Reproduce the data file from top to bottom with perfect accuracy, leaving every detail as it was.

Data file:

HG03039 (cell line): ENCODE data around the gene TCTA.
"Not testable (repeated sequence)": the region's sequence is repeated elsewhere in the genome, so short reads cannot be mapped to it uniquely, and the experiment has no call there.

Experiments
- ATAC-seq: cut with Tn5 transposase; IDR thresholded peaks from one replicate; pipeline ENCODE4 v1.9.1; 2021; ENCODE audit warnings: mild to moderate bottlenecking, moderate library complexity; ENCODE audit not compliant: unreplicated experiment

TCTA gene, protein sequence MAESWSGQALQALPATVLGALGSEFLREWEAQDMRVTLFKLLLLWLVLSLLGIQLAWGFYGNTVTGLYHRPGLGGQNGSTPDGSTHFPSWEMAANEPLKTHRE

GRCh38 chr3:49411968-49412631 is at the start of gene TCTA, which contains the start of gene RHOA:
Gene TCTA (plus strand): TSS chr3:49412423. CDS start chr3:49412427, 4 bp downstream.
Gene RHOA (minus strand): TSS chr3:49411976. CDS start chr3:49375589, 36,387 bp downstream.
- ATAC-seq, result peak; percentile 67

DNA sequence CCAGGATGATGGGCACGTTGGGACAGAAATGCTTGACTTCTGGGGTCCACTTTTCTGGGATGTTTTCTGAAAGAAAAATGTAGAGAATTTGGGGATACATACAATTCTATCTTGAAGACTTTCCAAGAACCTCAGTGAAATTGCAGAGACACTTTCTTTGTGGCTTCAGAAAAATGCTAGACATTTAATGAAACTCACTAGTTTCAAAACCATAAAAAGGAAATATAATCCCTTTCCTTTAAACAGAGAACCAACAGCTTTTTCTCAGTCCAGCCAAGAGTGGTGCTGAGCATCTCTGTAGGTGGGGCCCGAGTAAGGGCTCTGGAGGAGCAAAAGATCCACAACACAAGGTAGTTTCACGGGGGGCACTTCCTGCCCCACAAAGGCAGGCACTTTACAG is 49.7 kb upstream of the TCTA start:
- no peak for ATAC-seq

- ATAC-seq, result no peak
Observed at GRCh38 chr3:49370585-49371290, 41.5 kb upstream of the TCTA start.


HG03039 (cell line): ENCODE data around the gene TCTA.
"Not testable (repeated sequence)": the region's sequence is repeated elsewhere in the genome, so short reads cannot be mapped to it uniquely, and the experiment has no call there.

Experiments
- ATAC-seq: cut with Tn5 transposase; IDR thresholded peaks from one replicate; pipeline ENCODE4 v1.9.1; 2021; ENCODE audit warnings: mild to moderate bottlenecking, moderate library complexity; ENCODE audit not compliant: unreplicated experiment

TCTA gene, protein sequence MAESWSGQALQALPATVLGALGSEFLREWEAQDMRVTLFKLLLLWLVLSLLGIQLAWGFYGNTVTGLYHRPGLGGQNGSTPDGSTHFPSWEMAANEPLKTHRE

GRCh38 chr3:49411968-49412631 is at the start of gene TCTA, which contains the start of gene RHOA:
Gene TCTA (plus strand): TSS chr3:49412423. CDS start chr3:49412427, 4 bp downstream.
Gene RHOA (minus strand): TSS chr3:49411976. CDS start chr3:49375589, 36,387 bp downstream.
- ATAC-seq, result peak; percentile 67

DNA sequence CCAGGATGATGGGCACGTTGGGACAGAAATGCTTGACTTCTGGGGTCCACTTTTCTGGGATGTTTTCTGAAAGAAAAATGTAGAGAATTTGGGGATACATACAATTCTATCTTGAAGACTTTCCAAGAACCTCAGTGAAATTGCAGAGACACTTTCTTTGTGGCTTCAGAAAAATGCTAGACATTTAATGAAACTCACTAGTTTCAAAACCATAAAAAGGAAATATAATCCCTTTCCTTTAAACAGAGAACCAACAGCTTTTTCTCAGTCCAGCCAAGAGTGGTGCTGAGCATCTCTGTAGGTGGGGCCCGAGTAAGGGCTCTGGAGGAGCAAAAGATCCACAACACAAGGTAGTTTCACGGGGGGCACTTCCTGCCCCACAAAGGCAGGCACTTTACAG is 49.7 kb upstream of the TCTA start:
- no peak for ATAC-seq

- ATAC-seq, result no peak
Observed at GRCh38 chr3:49370585-49371290, 41.5 kb upstream of the TCTA start.